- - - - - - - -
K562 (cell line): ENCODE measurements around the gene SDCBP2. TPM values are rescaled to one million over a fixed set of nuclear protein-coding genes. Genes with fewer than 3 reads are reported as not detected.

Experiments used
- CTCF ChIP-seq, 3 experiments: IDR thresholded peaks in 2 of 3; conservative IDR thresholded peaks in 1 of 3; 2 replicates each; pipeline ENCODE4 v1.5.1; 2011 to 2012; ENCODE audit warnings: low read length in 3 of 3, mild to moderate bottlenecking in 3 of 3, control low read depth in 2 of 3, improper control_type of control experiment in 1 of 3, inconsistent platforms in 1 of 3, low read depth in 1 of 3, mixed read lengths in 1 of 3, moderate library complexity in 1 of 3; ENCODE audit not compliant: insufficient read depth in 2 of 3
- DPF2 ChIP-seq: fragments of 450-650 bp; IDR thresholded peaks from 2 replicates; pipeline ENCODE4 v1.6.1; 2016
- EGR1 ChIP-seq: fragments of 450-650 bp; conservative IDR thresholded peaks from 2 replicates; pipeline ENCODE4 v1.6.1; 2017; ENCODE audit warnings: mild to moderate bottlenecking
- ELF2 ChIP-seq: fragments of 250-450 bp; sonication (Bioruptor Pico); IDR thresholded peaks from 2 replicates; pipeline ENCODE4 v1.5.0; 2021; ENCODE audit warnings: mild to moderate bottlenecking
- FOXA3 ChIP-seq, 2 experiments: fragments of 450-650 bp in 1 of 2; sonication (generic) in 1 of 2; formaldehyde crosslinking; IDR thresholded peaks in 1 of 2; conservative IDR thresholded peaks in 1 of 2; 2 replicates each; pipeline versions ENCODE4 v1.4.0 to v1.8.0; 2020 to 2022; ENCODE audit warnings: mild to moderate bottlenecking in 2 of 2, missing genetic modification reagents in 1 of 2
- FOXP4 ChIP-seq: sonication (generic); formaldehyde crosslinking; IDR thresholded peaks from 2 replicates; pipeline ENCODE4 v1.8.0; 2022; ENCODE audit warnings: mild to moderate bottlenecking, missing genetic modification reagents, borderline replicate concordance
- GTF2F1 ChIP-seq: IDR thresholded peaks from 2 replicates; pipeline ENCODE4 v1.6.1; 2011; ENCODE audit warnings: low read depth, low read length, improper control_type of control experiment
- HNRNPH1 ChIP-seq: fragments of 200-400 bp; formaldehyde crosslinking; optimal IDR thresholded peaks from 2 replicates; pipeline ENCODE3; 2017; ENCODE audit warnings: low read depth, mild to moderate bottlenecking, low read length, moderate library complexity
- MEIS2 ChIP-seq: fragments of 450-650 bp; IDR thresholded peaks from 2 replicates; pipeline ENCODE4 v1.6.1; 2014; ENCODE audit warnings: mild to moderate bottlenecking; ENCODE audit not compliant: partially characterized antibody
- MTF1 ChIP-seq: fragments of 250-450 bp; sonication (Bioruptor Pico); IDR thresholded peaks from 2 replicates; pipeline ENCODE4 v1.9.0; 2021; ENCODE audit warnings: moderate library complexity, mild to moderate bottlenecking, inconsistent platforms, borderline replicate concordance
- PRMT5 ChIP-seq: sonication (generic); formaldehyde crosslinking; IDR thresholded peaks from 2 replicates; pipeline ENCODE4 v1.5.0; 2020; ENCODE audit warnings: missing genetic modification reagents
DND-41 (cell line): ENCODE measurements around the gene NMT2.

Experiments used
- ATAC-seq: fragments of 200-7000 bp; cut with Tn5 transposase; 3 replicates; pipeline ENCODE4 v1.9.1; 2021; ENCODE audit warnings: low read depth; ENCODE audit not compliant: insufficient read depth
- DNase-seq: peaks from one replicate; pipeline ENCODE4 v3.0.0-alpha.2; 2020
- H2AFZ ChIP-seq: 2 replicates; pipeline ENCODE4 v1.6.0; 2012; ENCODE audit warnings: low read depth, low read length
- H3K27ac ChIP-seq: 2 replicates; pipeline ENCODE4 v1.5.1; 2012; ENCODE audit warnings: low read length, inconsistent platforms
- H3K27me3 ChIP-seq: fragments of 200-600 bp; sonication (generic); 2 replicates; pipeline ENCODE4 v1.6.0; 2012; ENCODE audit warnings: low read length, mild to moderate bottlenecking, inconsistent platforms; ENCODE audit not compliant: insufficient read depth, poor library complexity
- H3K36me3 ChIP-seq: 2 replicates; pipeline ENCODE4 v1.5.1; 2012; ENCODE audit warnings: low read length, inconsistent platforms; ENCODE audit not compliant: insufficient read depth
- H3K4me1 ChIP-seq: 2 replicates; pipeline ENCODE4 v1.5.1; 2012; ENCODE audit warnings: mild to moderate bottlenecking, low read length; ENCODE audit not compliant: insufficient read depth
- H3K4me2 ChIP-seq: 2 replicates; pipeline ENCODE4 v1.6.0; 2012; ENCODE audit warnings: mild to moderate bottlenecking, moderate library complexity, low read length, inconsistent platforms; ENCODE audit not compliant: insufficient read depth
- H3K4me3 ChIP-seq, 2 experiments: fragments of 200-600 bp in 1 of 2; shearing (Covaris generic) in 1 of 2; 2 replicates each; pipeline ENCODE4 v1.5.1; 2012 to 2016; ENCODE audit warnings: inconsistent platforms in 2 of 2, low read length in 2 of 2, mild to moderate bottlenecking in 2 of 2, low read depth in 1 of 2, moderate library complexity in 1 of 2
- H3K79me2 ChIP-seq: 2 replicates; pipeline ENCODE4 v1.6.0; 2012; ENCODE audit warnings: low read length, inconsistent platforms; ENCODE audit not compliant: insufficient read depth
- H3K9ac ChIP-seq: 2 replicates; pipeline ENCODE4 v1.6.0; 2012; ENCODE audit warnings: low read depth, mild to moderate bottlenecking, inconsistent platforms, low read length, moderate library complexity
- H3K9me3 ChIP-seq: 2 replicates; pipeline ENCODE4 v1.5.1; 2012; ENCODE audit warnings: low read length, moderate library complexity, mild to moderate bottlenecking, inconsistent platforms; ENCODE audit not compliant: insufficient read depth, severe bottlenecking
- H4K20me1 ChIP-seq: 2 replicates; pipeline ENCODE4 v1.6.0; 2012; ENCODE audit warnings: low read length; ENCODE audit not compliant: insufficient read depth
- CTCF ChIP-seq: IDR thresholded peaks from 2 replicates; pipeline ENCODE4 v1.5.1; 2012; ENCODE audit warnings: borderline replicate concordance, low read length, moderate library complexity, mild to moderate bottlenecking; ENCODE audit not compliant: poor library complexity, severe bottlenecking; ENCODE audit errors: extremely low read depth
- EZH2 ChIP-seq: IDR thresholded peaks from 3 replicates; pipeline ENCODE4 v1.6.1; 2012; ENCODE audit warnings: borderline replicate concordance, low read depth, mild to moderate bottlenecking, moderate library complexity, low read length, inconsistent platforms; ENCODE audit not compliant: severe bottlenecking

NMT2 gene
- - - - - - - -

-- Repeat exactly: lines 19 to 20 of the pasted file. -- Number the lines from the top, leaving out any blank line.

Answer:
- H3K27ac ChIP-seq: 2 replicates; pipeline ENCODE4 v1.5.1; 2012; ENCODE audit warnings: low read length, inconsistent platforms
- H3K27me3 ChIP-seq: fragments of 200-600 bp; sonication (generic); 2 replicates; pipeline ENCODE4 v1.6.0; 2012; ENCODE audit warnings: low read length, mild to moderate bottlenecking, inconsistent platforms; ENCODE audit not compliant: insufficient read depth, poor library complexity